Archives For Southern Baptist Convention
I have written on this blog before on our church’s relationship to the Southern Baptist Convention, why we believe it is a valuable network/denomination, why we are a committed part of it and plan to be so for many years to come. If it’s of any interest to you, I did not grow up Southern Baptist, and thus I have no nostalgic loyalty to it. I am in the SBC by choice and conviction. I believe strategic partnership and networking is key for the progress of the Great Commission.
In recent years, the rubbing point for many younger pastors has been how much to give to the “Cooperative Program” (CP), the joint “”pot” of SBC churches. The CP finances the Southern Baptist seminaries, the North American Mission Board, the International Mission Board, and other Southern Baptist mission efforts. The CP has enabled the SBC to do unparalleled things–for example, Southern Baptists have put more missionaries on the field (5000+, currently) and provided a more affordable, higher quality theological education than any other denomination. That’s what happens when 42,000+ churches contribute to a collective pot.
The problem (famously now) is that so much of what is given to the CP stays right here in the states, particularly in those states where there are already a great number of churches. The Baptist State Convention of NC keeps something like 65 cents of every dollar given to the CP. That means of every dollar given, only 35 cents makes it out of the state! From there it is further divided between seminaries and national agencies. A disturbingly small fraction makes it to the actual “mission field.” Can it really be considered a wise investment of the money that God, and our church, has entrusted to us to get to the field?
A couple of thoughts.
First,I don’t mind paying for some “bureaucracy.” “Bureaucracy” is just a fancy word for “organization,” and organization is necessary for effective cooperative networks. So, I have no problem paying for an organizing, administrating group.
Second, I want to be a team player. I really like the current leadership of our SBC, both on the national and state levels. The leaders of the IMB, NAMB, our seminaries and our state have an aggressive, and in my view, properly prioritized view of mission. They are about as good as you could ask for. And most really want to turn the system around so that more money gets to the field.
It’s just that the institutions are so big, and have suffered from mission drift for so long, that even with the right leaders now in place, it will be a long journey to get our dollar allocations back to the right levels. It’s not fair to say to an organization, “Hey, re-organize 70% of your budget and give most of it away!” and expect that they can do that overnight. For example, Milton Holifield, the executive director of our state convention, is a very mission-minded man, and committed to increasing the amount they get to the field by half a percent a year–which, when you think about it, is quite significant. In order to do that, they’ve had to make some painful cutbacks. And for that I am very grateful. I want to support their efforts, and believe they are headed in the right direction.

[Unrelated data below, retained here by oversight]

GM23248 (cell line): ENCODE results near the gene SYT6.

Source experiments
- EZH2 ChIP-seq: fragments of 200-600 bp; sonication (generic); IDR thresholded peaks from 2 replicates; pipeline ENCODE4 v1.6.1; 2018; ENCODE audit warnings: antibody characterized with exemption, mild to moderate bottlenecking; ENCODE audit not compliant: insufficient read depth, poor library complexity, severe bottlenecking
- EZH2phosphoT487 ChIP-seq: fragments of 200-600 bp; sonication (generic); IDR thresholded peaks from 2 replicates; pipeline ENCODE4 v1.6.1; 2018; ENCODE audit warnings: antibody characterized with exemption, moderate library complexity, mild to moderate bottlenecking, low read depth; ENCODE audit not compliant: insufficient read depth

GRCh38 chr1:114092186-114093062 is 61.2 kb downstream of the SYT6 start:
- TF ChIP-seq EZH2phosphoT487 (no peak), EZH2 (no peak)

So I feel caught in a dilemma: I believe in the SBC and I want to support it, particularly the good work I see happening in it. But I also have to be a wise steward of the money entrusted by our church to me for the sake of missions. There are a lot of good things the NC Baptist State Convention is doing, but there are also a lot of churches already here in NC. We (the local churches) can and should be leading in mission efforts in our own state. It’s not that there is no role for a state convention in that–there are certainly some things we could use a central office to help us with–but we want to see most of our money, all but a fraction, going to places where there is no church.
So what then do we do? Here’s where we, the Summit Church, currently are: We plan to increase our giving to the CP in the years to come, especially as we see the Convention going in such positive directions. Admittedly, we have let our direct giving to the CP get too low. It’s not that we quit giving to missions–in fact, that’s at an all time high for us. Last year, we gave nearly 20% of our income away to missions, and 900K of that went to specifically Southern Baptist mission efforts and institutions (for example, the IMB, Southern Baptist church plants, the seminaries, etc)–but the amount we gave to the CP itself was too low.
While we are doing that, however, we will continue to give directly to institutions we are particularly excited about, bypassing some of the unnecessary bureaucracy. As the system gets leaner, our giving will increase.
I don’t think there’s any question that some of the institutions must cease to function, at least at their current levels. The flatness of the world and cultural shifts in our country have made some of the institutions less necessary today than they once were. Don’t expect those institutions to go away quietly–institutions have a tendency to fight for their survival. This is understandable. Most see themselves as pursuing genuinely good works, and for the most part, they are. The question is not, however, whether their works are good, but whether they are the best investment of kingdom dollars.